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Silicon Valley start-up TiVo will make a splash at the Consumer Electronics Show this week when it introduces a TV set-top box that allows viewers to control when and what they watch. The $500 digital box and $10-a-month subscription let you easily record shows on the device's massive hard drive. TiVo over time learns your preferences and then makes viewing suggestions. TiVo also digitally records whatever you're watching; hit pause if the phone rings or hit reverse to see an instant replay; then hit fast forward to get back to the present. Advertisers will be able to run spots aimed at the specific demographics of a TiVo household. The service, compatible with cable, satellite and over-the-air broadcast, begins testing early this year. But there's one feature TiVo doesn't play up to Mad. Ave.: TiVo may be the best commercial zapping device ever introduced, allowing savvy viewers to easily fast forward through commercials. TiVo VP Stacy Jolna says advertisers aren't overly concerned, arguing they will be more turned on by TiVo's ability to target ads. "If advertising is more relevant to the viewer," he says, "the viewer is more likely to watch the ad." But how many consumers would gladly pay $10 a month for commercial-free TV?

Fewer ad techies going downhill

Ziff-Davis is scaling back its annual advertisers' ski junket to Aspen. A sign of cost-cutting after the IPO? Not at all, says Terri Holbrooke, prez of ZD Brand & Market Services. Holbrooke says ZD will bring a "smaller, focused group" to Aspen in March and will invite other big customers to non-ski events, such as golf or spectator sports. ZD will survey customers this month to see how they wish to be entertained. Holbrooke says ZD considered dropping the Aspen trip, long one of the most coveted junkets in tech advertising, because it had become too broad and unfocused. Instead, ZD decided to make Aspen one of a handful of smaller shindigs. "It's not a budget issue, it's an ROI issue," Holbrooke says. "We're taking some of our own events' advice and making it a series of client events."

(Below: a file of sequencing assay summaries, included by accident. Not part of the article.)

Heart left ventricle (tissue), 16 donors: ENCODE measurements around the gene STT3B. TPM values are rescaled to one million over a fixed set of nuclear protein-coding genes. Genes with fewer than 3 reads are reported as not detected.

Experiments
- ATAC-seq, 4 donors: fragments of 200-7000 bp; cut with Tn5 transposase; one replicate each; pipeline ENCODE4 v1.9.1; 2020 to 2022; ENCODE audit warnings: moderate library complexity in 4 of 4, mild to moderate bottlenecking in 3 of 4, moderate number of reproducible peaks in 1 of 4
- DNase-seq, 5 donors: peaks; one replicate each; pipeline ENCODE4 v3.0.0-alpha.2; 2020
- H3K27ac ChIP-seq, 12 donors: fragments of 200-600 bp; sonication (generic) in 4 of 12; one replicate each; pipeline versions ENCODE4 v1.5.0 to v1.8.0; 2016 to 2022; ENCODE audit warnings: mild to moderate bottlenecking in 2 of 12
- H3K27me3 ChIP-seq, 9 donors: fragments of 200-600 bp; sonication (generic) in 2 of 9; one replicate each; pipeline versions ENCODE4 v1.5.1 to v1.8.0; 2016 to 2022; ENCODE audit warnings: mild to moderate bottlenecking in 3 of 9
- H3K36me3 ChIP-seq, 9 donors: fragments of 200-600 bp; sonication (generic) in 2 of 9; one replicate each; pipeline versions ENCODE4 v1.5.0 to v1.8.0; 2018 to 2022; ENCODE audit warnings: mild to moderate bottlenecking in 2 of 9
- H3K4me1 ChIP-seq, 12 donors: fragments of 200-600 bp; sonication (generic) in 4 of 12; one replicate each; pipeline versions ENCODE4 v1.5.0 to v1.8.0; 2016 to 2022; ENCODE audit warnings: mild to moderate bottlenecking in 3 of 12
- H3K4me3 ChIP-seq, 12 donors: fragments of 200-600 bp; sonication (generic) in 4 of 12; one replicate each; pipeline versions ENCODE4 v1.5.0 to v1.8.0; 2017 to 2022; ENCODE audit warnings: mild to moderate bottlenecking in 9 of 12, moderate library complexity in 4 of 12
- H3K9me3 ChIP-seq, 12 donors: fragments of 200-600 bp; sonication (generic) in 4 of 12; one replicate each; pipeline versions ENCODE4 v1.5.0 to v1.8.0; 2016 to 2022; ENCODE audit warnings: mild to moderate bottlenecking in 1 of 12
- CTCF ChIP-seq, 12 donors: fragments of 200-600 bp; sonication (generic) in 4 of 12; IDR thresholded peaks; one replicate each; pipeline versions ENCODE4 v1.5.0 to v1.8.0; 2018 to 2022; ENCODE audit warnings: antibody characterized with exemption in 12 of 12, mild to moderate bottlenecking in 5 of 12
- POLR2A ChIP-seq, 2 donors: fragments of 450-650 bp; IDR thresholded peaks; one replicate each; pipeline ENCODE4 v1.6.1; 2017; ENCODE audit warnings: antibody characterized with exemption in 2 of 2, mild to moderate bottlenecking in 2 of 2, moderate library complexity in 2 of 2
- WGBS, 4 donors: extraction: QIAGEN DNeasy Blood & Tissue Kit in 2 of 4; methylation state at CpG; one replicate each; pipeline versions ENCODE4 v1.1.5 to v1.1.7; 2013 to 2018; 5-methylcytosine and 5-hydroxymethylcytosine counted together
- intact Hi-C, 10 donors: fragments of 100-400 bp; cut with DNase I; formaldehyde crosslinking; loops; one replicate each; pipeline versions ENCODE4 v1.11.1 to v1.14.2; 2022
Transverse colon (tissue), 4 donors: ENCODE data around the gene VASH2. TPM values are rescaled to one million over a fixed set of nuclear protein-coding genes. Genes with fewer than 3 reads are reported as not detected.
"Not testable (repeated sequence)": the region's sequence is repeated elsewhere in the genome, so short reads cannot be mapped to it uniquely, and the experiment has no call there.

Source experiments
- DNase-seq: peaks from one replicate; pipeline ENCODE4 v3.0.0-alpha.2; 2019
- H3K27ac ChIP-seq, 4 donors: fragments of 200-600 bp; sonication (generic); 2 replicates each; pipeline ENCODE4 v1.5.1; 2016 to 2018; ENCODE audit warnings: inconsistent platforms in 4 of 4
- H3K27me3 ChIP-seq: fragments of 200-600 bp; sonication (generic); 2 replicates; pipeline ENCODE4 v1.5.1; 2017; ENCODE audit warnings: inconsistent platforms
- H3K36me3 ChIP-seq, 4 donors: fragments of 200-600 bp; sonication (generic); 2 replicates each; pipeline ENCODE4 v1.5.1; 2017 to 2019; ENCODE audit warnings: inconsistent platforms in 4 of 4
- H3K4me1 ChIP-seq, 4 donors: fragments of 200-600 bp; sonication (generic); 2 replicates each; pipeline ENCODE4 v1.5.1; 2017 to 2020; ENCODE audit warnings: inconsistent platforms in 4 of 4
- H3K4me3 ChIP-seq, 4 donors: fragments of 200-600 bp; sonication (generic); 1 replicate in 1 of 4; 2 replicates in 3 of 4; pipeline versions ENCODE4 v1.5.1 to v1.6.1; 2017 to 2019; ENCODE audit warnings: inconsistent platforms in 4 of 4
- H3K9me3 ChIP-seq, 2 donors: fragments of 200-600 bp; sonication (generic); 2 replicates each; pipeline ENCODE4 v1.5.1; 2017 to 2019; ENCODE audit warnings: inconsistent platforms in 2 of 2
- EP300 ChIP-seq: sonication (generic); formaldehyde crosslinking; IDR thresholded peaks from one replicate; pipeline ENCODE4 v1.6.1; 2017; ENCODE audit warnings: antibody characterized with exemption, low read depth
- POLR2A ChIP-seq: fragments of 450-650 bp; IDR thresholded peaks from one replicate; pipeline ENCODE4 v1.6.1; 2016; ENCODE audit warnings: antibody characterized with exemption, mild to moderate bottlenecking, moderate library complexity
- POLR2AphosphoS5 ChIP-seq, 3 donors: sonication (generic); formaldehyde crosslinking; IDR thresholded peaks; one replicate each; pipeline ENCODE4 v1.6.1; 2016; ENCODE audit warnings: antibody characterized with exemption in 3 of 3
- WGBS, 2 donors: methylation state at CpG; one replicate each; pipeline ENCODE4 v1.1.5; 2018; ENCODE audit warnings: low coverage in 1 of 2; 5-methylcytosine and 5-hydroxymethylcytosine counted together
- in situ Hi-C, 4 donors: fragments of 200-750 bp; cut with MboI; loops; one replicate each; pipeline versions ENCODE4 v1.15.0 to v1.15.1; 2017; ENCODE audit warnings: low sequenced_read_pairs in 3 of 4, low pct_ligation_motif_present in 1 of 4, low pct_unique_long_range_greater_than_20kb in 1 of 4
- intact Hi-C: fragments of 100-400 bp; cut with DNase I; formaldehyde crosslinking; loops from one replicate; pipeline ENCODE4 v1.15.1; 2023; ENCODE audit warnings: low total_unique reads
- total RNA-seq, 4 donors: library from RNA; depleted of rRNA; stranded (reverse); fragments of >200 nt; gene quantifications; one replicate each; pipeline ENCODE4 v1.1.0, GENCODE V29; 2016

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The cast of tattooed ad execs ranges from FCB's Geoff Thompson (see Player Profile on Page 19) to Berlin Cameron's Andy Berlin. But Adages especially admires Mike Bevil, CD-partner at Austin's Bam!, who tattooed the agency slogan to his upper arm: "God bless the troublemakers." Know of other notable tattoos in adland? E-mail Adages.

Last words . . . veggie option

Famous last words: GM Prez Richard Wagoner tells www.carconnection.com that "if we don't achieve some reasonable results soon, someone else ought to be running this company.". . . Coming to the menu at Broadway Bar & Grill in Santa Monica: Gardenburger. So who owns the joint? Rubin Postaer's Larry Postaer, whose agency's new Chicago office landed the veggie burger account.

Compiled by Bradley Johnson with news from Alice Z. Cuneo and Jean Halliday.

Got an Adage? Tell Brad by phone, (213) 651-3710, ext. 111; fax, (213) 655-8157;

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